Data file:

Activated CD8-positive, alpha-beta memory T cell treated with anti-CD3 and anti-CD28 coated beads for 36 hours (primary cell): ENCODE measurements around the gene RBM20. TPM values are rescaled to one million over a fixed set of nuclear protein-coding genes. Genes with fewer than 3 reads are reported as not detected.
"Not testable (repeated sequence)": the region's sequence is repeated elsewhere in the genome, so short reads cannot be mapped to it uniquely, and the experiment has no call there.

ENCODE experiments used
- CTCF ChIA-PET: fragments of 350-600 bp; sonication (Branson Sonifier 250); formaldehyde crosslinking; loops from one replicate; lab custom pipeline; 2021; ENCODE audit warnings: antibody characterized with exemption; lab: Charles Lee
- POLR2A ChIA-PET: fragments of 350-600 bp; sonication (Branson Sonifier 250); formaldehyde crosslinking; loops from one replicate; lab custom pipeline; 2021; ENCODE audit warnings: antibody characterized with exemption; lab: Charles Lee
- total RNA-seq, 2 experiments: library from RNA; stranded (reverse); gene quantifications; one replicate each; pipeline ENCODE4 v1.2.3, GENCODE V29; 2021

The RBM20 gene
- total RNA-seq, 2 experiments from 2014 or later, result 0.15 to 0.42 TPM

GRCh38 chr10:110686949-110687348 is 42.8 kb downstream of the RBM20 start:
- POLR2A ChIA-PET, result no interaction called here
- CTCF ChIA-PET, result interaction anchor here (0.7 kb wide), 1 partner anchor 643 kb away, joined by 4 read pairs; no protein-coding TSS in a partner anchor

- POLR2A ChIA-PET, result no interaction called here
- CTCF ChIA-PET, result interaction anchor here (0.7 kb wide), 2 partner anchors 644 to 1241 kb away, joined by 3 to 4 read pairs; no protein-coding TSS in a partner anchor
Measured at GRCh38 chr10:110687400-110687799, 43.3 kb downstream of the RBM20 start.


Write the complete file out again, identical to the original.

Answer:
Activated CD8-positive, alpha-beta memory T cell treated with anti-CD3 and anti-CD28 coated beads for 36 hours (primary cell): ENCODE measurements around the gene RBM20. TPM values are rescaled to one million over a fixed set of nuclear protein-coding genes. Genes with fewer than 3 reads are reported as not detected.
"Not testable (repeated sequence)": the region's sequence is repeated elsewhere in the genome, so short reads cannot be mapped to it uniquely, and the experiment has no call there.

ENCODE experiments used
- CTCF ChIA-PET: fragments of 350-600 bp; sonication (Branson Sonifier 250); formaldehyde crosslinking; loops from one replicate; lab custom pipeline; 2021; ENCODE audit warnings: antibody characterized with exemption; lab: Charles Lee
- POLR2A ChIA-PET: fragments of 350-600 bp; sonication (Branson Sonifier 250); formaldehyde crosslinking; loops from one replicate; lab custom pipeline; 2021; ENCODE audit warnings: antibody characterized with exemption; lab: Charles Lee
- total RNA-seq, 2 experiments: library from RNA; stranded (reverse); gene quantifications; one replicate each; pipeline ENCODE4 v1.2.3, GENCODE V29; 2021

The RBM20 gene
- total RNA-seq, 2 experiments from 2014 or later, result 0.15 to 0.42 TPM

GRCh38 chr10:110686949-110687348 is 42.8 kb downstream of the RBM20 start:
- POLR2A ChIA-PET, result no interaction called here
- CTCF ChIA-PET, result interaction anchor here (0.7 kb wide), 1 partner anchor 643 kb away, joined by 4 read pairs; no protein-coding TSS in a partner anchor

- POLR2A ChIA-PET, result no interaction called here
- CTCF ChIA-PET, result interaction anchor here (0.7 kb wide), 2 partner anchors 644 to 1241 kb away, joined by 3 to 4 read pairs; no protein-coding TSS in a partner anchor
Measured at GRCh38 chr10:110687400-110687799, 43.3 kb downstream of the RBM20 start.